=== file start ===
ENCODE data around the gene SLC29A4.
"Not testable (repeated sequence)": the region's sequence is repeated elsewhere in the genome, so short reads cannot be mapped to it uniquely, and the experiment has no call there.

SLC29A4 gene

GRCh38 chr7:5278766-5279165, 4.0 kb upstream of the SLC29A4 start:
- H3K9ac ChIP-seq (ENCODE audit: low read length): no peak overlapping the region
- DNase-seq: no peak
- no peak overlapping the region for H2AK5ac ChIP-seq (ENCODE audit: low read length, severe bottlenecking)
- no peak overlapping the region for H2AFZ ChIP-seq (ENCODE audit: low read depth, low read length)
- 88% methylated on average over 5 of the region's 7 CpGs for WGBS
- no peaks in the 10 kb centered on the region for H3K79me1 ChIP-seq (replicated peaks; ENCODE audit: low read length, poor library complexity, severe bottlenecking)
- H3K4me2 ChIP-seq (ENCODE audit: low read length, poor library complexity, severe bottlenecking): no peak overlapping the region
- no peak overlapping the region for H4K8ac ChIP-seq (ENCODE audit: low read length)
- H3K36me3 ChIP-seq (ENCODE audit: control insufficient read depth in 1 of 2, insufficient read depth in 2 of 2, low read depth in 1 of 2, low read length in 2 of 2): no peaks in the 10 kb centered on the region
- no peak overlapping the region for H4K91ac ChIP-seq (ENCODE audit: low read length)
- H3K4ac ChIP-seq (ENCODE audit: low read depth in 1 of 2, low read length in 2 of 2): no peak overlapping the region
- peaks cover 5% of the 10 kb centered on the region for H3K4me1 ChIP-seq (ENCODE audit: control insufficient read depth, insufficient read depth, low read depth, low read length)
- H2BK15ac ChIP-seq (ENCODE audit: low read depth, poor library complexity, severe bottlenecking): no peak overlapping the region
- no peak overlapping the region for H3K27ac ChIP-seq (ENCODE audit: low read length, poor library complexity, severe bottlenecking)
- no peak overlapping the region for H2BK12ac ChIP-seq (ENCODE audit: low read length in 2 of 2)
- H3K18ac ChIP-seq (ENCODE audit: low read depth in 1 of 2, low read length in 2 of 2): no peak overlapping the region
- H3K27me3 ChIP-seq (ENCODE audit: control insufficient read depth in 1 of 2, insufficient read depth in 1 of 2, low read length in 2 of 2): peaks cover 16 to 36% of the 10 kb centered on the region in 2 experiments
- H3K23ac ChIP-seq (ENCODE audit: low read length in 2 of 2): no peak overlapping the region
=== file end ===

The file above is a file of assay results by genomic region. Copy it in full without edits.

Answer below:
ENCODE data around the gene SLC29A4.
"Not testable (repeated sequence)": the region's sequence is repeated elsewhere in the genome, so short reads cannot be mapped to it uniquely, and the experiment has no call there.

SLC29A4 gene

GRCh38 chr7:5278766-5279165, 4.0 kb upstream of the SLC29A4 start:
- H3K9ac ChIP-seq (ENCODE audit: low read length): no peak overlapping the region
- DNase-seq: no peak
- no peak overlapping the region for H2AK5ac ChIP-seq (ENCODE audit: low read length, severe bottlenecking)
- no peak overlapping the region for H2AFZ ChIP-seq (ENCODE audit: low read depth, low read length)
- 88% methylated on average over 5 of the region's 7 CpGs for WGBS
- no peaks in the 10 kb centered on the region for H3K79me1 ChIP-seq (replicated peaks; ENCODE audit: low read length, poor library complexity, severe bottlenecking)
- H3K4me2 ChIP-seq (ENCODE audit: low read length, poor library complexity, severe bottlenecking): no peak overlapping the region
- no peak overlapping the region for H4K8ac ChIP-seq (ENCODE audit: low read length)
- H3K36me3 ChIP-seq (ENCODE audit: control insufficient read depth in 1 of 2, insufficient read depth in 2 of 2, low read depth in 1 of 2, low read length in 2 of 2): no peaks in the 10 kb centered on the region
- no peak overlapping the region for H4K91ac ChIP-seq (ENCODE audit: low read length)
- H3K4ac ChIP-seq (ENCODE audit: low read depth in 1 of 2, low read length in 2 of 2): no peak overlapping the region
- peaks cover 5% of the 10 kb centered on the region for H3K4me1 ChIP-seq (ENCODE audit: control insufficient read depth, insufficient read depth, low read depth, low read length)
- H2BK15ac ChIP-seq (ENCODE audit: low read depth, poor library complexity, severe bottlenecking): no peak overlapping the region
- no peak overlapping the region for H3K27ac ChIP-seq (ENCODE audit: low read length, poor library complexity, severe bottlenecking)
- no peak overlapping the region for H2BK12ac ChIP-seq (ENCODE audit: low read length in 2 of 2)
- H3K18ac ChIP-seq (ENCODE audit: low read depth in 1 of 2, low read length in 2 of 2): no peak overlapping the region
- H3K27me3 ChIP-seq (ENCODE audit: control insufficient read depth in 1 of 2, insufficient read depth in 1 of 2, low read length in 2 of 2): peaks cover 16 to 36% of the 10 kb centered on the region in 2 experiments
- H3K23ac ChIP-seq (ENCODE audit: low read length in 2 of 2): no peak overlapping the region